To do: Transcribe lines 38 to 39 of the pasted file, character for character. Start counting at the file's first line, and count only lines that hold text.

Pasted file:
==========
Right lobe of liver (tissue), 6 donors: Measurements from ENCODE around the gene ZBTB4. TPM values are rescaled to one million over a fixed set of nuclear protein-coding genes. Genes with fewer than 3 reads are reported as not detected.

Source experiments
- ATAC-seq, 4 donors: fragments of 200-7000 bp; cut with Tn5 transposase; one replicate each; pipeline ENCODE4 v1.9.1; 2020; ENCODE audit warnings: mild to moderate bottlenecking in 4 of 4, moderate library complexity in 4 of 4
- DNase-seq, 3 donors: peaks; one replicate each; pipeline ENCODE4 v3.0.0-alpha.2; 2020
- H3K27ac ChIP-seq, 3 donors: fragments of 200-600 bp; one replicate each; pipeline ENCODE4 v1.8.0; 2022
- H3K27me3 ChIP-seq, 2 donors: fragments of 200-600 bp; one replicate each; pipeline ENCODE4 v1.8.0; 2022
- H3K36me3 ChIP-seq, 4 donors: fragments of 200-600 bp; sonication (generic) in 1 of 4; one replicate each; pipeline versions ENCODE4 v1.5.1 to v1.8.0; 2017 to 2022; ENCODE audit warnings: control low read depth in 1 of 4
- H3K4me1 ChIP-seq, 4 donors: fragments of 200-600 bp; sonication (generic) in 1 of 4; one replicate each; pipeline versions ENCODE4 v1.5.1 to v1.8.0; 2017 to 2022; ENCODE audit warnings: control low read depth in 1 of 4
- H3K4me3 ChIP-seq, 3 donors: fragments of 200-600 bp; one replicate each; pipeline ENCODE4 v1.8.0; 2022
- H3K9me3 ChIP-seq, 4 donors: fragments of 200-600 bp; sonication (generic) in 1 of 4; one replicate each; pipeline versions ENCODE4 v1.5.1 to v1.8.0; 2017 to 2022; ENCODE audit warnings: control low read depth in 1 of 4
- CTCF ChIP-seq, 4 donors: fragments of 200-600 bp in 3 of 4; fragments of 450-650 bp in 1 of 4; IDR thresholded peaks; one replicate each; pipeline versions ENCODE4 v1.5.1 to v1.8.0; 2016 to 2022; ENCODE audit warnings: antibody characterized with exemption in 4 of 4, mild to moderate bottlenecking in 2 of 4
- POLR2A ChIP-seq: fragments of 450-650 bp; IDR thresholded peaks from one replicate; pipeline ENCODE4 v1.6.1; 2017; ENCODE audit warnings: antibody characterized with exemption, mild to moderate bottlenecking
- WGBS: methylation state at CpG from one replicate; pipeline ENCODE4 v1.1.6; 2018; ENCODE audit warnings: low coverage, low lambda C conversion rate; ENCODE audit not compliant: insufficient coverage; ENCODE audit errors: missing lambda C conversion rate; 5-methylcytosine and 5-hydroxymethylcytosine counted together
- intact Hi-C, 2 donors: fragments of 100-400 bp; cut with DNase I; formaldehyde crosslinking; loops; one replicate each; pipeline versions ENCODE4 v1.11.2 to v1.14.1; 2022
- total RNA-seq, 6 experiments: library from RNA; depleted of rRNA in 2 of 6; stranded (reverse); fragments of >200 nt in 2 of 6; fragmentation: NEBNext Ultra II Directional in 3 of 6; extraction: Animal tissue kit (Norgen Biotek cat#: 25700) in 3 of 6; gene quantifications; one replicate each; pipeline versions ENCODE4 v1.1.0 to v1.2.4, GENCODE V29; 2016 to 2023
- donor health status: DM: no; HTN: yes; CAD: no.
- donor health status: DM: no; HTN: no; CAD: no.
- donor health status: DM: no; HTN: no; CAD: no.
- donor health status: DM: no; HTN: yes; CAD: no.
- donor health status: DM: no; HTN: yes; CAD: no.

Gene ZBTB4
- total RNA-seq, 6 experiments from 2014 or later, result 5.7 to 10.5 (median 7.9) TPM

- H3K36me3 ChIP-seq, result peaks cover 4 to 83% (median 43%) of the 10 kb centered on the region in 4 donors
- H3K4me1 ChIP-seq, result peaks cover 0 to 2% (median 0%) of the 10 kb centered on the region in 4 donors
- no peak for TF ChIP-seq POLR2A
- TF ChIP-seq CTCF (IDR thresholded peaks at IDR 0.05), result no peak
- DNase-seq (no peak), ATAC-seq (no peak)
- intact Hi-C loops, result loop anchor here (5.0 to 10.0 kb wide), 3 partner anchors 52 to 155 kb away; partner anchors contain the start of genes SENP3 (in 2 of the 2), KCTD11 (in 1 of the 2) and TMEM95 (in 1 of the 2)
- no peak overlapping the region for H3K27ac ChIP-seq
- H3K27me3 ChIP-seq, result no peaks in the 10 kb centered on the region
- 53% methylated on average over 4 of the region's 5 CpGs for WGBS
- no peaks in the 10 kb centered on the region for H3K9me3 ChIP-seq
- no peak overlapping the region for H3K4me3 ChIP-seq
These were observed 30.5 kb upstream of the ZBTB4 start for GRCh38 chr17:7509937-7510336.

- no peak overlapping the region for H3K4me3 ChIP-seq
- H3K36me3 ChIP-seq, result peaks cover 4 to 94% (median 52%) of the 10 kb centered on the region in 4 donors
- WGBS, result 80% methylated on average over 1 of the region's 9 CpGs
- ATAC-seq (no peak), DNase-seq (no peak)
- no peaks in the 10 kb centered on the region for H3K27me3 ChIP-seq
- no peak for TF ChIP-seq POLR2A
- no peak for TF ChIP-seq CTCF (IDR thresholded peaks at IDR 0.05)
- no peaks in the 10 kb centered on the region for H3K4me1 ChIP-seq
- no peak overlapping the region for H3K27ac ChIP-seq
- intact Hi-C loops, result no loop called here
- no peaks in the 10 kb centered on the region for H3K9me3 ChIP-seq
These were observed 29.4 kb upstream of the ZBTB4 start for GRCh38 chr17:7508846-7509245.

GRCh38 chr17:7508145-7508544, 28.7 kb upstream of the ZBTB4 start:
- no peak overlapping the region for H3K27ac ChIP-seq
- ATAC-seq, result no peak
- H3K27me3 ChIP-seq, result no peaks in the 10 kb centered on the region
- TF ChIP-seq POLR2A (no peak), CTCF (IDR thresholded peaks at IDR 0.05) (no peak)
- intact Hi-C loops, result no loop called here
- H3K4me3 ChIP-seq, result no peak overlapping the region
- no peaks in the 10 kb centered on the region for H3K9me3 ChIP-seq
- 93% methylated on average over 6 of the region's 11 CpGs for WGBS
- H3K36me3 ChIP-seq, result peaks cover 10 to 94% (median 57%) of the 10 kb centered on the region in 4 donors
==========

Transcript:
- ATAC-seq (no peak), DNase-seq (no peak)
- no peaks in the 10 kb centered on the region for H3K27me3 ChIP-seq